What factors should you consider when buying truck tires?

  1. Tread Type
    • Rib
    • Lug
    • Rib-Lug
    • Block
  2. Tire Position
    • Steer
    • Drive
    • Trail

There are different kinds of road surfaces that commercial truck drivers are required to drive on. Because of this, you may see different kinds of tires equipped on often similar commercial trucks. You might even wonder what kind of tires are on that truck at a dealership of Foton in the Philippines? There are many tires for specific road surfaces, each of which excels at different conditions. Let’s take a look at the different types of tires for trucks:

 

Tread Type

Rib

Tire Tread Type Rib

Tires with a ribbed design are the smoothest among other commercial truck tires. Characterized by grooves that are placed parallel to the bead which that run across the tire, a ribbed tread design provides the most traction on dry surfaces. It does a great job of enduring high speeds due to its low heat generation. This design also generates the least amount of tire noise and road resistance. However, it may not be the best design for wet traction because of its poor ability to disperse water.

Ribbed tires are probably the most common truck tires you’ll find here in the Philippines. Trucks for sale from Foton Philippines may come equipped with these tires as standard. Ribbed tires are designed for highway use. They are the ultimate choice for enhanced truck handling and have the highest tread resistance. The name comes from the tire’s design of a solid ribbed tread which increases your truck’s stability. Ribbed tires are made to handle extreme loads, which is why this is ideal for most trucks. This is the best choice for commercial trucks that constantly pull heavy loads for long distances.

 

Lug

Tire Tread Type Lug

A lug tire tread design follows a tread pattern of perpendicular grooves that flow in a lateral direction. This tire design is made for improved traction on dirt roads and does a good job of gripping tarmac as well. Lug tread patterned tires provide the best grip when under-braking and during acceleration. Another great feature of this design is its improved ability to resist cuts and abrasions, making it the best choice for trucks that frequent construction sites or when a terrain requires low-speed stability.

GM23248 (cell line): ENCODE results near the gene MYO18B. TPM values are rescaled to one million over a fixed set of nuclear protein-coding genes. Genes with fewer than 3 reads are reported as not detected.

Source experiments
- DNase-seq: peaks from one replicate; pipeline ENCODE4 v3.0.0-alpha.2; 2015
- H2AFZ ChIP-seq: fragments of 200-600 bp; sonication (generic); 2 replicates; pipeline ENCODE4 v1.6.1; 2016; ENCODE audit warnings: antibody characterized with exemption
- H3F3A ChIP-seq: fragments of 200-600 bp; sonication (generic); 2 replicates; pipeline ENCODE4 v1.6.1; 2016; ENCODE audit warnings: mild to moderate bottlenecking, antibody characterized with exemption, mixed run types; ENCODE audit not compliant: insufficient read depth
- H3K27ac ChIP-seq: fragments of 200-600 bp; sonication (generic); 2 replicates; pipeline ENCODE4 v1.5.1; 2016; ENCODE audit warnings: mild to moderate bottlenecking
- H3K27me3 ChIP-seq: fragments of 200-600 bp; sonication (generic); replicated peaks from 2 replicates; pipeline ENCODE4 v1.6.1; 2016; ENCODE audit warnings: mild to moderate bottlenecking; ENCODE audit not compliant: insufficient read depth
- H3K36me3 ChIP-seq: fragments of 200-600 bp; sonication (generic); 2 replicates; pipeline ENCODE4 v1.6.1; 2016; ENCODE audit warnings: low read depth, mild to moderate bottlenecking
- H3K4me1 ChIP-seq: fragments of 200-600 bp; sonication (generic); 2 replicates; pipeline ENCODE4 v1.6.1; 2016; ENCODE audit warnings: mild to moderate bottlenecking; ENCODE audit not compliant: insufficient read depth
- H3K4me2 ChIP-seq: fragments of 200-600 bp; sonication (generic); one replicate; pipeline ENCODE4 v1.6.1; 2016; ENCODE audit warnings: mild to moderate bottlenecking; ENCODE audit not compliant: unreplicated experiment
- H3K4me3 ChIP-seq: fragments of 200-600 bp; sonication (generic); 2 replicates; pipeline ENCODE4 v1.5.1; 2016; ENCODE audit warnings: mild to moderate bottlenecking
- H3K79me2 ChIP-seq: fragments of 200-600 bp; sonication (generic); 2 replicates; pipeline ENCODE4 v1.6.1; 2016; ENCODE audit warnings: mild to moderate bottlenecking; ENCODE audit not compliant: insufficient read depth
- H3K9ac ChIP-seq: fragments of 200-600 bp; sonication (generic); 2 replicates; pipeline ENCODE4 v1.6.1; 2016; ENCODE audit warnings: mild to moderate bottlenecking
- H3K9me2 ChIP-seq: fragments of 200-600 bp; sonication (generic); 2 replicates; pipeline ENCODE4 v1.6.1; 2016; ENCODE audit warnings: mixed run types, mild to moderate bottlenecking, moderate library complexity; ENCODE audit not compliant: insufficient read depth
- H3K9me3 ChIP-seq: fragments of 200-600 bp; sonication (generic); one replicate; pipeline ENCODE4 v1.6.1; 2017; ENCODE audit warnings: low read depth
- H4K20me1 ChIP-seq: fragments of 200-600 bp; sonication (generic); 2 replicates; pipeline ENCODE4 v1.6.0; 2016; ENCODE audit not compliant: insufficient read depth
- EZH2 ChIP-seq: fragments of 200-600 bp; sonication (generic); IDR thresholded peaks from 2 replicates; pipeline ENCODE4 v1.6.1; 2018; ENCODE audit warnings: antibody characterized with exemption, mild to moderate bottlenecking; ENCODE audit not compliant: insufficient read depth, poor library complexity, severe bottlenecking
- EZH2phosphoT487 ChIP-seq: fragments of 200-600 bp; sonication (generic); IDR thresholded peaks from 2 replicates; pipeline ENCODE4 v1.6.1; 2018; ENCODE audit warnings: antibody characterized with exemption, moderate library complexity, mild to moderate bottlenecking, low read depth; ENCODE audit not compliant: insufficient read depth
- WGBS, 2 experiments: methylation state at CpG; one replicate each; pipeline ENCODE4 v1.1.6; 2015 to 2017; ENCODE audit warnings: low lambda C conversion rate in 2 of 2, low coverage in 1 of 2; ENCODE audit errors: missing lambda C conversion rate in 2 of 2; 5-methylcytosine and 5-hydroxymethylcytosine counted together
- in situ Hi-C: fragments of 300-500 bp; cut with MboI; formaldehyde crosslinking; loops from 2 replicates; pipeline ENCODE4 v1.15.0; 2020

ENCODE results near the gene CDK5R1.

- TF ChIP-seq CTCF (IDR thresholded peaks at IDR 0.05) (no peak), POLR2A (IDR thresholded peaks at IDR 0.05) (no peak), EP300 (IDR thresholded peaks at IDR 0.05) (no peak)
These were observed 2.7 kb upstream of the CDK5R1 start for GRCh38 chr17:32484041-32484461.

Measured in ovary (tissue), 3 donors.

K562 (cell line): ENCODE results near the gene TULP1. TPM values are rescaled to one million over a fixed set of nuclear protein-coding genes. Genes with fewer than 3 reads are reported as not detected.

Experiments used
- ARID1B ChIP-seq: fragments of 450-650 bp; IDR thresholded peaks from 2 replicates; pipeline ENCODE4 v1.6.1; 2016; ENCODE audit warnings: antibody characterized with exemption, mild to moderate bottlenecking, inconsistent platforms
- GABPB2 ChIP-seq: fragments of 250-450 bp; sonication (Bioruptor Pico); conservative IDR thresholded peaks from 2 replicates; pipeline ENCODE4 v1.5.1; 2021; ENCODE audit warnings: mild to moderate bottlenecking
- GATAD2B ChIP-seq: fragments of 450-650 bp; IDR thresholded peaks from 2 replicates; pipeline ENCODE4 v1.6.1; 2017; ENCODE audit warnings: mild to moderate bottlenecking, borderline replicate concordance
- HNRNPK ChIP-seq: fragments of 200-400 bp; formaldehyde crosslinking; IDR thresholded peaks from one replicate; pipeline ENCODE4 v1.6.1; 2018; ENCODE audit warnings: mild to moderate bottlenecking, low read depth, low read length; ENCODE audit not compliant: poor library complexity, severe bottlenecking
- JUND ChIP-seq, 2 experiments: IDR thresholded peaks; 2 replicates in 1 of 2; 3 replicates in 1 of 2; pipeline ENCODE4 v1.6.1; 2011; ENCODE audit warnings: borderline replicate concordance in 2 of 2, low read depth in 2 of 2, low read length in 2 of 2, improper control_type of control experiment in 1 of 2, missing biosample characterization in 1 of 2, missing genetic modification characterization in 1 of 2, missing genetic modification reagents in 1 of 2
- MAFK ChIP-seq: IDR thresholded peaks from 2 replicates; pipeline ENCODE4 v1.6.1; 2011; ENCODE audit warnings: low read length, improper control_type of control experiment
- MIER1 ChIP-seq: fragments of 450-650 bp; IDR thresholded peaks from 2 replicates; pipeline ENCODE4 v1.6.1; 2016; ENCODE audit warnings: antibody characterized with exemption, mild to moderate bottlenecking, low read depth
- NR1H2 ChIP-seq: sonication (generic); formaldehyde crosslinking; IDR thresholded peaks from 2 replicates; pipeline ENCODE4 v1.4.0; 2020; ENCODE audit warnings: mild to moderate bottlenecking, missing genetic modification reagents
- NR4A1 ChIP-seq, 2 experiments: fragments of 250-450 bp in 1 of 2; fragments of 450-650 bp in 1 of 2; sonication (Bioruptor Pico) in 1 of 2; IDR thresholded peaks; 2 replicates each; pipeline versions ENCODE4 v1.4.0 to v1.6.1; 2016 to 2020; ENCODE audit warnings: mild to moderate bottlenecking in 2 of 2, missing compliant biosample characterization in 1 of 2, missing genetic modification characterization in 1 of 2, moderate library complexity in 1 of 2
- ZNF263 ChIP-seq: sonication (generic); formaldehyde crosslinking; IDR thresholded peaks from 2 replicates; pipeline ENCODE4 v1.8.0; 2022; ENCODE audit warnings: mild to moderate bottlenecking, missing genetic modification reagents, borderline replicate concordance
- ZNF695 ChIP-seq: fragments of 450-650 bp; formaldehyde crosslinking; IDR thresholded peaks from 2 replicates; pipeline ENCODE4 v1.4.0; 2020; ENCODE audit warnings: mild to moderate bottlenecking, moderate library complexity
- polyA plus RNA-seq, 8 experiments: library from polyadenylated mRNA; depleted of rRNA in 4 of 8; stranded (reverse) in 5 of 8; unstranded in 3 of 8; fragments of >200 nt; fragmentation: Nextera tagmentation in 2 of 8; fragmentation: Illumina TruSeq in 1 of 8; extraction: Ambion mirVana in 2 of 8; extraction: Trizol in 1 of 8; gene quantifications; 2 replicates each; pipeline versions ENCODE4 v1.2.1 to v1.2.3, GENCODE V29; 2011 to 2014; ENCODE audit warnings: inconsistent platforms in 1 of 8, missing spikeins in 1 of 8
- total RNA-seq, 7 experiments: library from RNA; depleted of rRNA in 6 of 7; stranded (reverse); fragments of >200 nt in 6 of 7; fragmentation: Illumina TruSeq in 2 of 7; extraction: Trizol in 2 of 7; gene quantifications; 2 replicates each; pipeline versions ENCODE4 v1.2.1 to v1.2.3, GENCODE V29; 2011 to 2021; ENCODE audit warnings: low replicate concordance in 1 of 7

Rib-Lug

Tire Tread Type Rib Lug

This mixed-shape tire pattern combines ribbed and lugged shape design in one tire. This tire design aims to achieve both of the characteristics of a ribbed design and lug design in one wheel. With a mixed tread design, you get the best of both worlds in terms of traction.

The central rib design provides great high-speed stability and directional control, while the lug patterns on the shoulder of a rib-lug design increases both stopping power and acceleration. This type of tire is suitable for paved and dirt roads at mid to low speeds.

The downside of this design is that you don’t get the best dry performance or the best off-road performance compared to specialized tires. Another con of fitting this tire is having to sacrifice a quiet ride and longevity of the tire. Nonetheless, this is a great tire for your commercial truck that is frequently driven on the highways and unpaved roads.

 

Block

Tire Tread Type Block

A block tread pattern design features independently placed blocks along the circumference of the tire which are separated by interconnected grooves. This is a tire that excels on paved roads. A block tread design is the perfect all-season tire for commercial trucks.

Due to the number of grooves on this tire design, a block tire design is the best choice for driving on wet, paved roads. Not only is it great at dispersing water, the block tire design improves your truck’s handling and stability under wet conditions. On dry conditions, this design will provide you with an excellent drive and increased stopping power.

 

Tire Position

Steer

Tire Position Steer

Your two front tires are what you call the steer tires. These are the most important set of tires. The steer tires should have the most grip because both braking and steering performance will heavily depend on the front set of tires. It’s always best to put the stickiest tires at front.

Drive

Tire Position Drive

The drive tires will be located at the rear. Depending on the duty of your truck, you could have 2 or 4 drive wheels. These are responsible for powering your vehicle as they are the wheels that are connected to your drive axles. It’s best to have the same type of tires equipped on the drive wheels as your steer tires, but there may be times when you need to swap them out, depending on surface conditions.

Trail

Tire Position Trail

Trail wheels are the wheels equipped on your trailer. These tires are basically free-wheeling tires what work with an open-differential axle set up. This set must be able to withstand massive amounts of load and lateral forces. Equipping this set with durable tires will always be the best option.

 

Key Takeaway

Knowing what tires to equip for different surfaces could be a great benefit for you and your truck. It’s vital that you have the proper tires equipped based on what type of surface you drive on daily. If ever you find a truck for sale in the Philippines, it’s best to invest in the right tires for the job. You’ll never want to lose any traction during your journey.

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